UNT Theses and Dissertations - Browse

Note: All results matching your query require you to be a member of the UNT Community (you must be on campus or login with university credentials for access).

A Study of Graphically Chosen Features for Representation of TREC Topic-Document Sets

Description: Document representation is important for computer-based text processing. Good document representations must include at least the most salient concepts of the document. Documents exist in a multidimensional space that difficult the identification of what concepts to include. A current problem is to measure the effectiveness of the different strategies that have been proposed to accomplish this task. As a contribution towards this goal, this dissertation studied the visual inter-document relationship in a dimensionally reduced space. The same treatment was done on full text and on three document representations. Two of the representations were based on the assumption that the salient features in a document set follow the chi-distribution in the whole document set. The third document representation identified features through a novel method. A Coefficient of Variability was calculated by normalizing the Cartesian distance of the discriminating value in the relevant and the non-relevant document subsets. Also, the local dictionary method was used. Cosine similarity values measured the inter-document distance in the information space and formed a matrix to serve as input to the Multi-Dimensional Scale (MDS) procedure. A Precision-Recall procedure was averaged across all treatments to statistically compare them. Treatments were not found to be statistically the same and the null hypotheses were rejected.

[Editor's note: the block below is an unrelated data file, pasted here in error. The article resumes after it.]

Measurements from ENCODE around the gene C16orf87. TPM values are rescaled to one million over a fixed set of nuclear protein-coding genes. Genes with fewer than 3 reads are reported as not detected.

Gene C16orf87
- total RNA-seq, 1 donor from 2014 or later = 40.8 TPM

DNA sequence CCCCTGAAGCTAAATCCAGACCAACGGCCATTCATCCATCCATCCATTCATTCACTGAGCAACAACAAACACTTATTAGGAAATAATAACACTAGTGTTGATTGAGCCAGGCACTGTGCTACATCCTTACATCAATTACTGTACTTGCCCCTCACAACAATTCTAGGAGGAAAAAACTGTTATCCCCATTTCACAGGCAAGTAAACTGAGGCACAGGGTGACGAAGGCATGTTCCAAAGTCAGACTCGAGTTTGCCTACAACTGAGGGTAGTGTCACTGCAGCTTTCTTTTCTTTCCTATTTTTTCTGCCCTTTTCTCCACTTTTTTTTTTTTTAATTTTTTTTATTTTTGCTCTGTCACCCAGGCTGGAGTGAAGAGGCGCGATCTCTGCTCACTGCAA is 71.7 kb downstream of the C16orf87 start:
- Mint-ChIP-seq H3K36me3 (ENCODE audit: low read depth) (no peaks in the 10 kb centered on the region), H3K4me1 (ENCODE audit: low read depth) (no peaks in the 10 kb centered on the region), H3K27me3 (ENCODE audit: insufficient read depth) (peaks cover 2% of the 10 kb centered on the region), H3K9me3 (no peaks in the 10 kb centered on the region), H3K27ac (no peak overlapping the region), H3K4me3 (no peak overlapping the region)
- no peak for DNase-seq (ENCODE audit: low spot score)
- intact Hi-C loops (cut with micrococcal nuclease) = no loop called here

Date: May 2000
Creator: Oyarce, Guillermo Alfredo
Partner: UNT Libraries

Terrorism as a social information entity: A model for early intervention.

Description: This dissertation studies different social aspects of terrorists and terrorist organizations in an effort to better deal with terrorism, especially in the long run. The researcher, who also worked as a Police Captain at Turkish National Police Anti-Terrorism Department, seeks solutions to today's global problem by studying both literature and a Delphi examination of a survey of 1070 imprisoned terrorists. The research questions include questions such as "What are the reasons behind terrorism?", "Why does terrorism occur?", "What ideologies provide the framework for terrorist violence?, "Why do some individuals become terrorists and others do not?" and "Under what conditions will terrorists end their violence?" The results of the study presents the complexity of the terrorism problem as a social experience and impossibility of a single solution or remedy for the global problem of terrorism. The researcher through his examination of the findings of the data, presented that terrorism is a social phenomenon with criminal consequences that needs to be dealt by means of two dimensional approaches. The first is the social dimension of terrorism and the second is the criminal dimension of terrorism. Based on this, the researcher constructed a conceptual model which addresses both of these dimensions under the titles of long-term solutions and short-term solutions. The long-term solutions deal with the social aspects of terrorism under the title of Proactive Approach to Terrorism and the short-term solutions deal with the criminal aspects of terrorism under the title of The Immediate Fight against Terrorism. The researcher constructed this model because there seems to be a tendency of not asking the question of "Why does terrorism occur?" Instead, the focus is usually on dealing with the consequences of terrorism and future terrorist threats. While it is essential that the governments need to provide the finest security measures for their societies, ...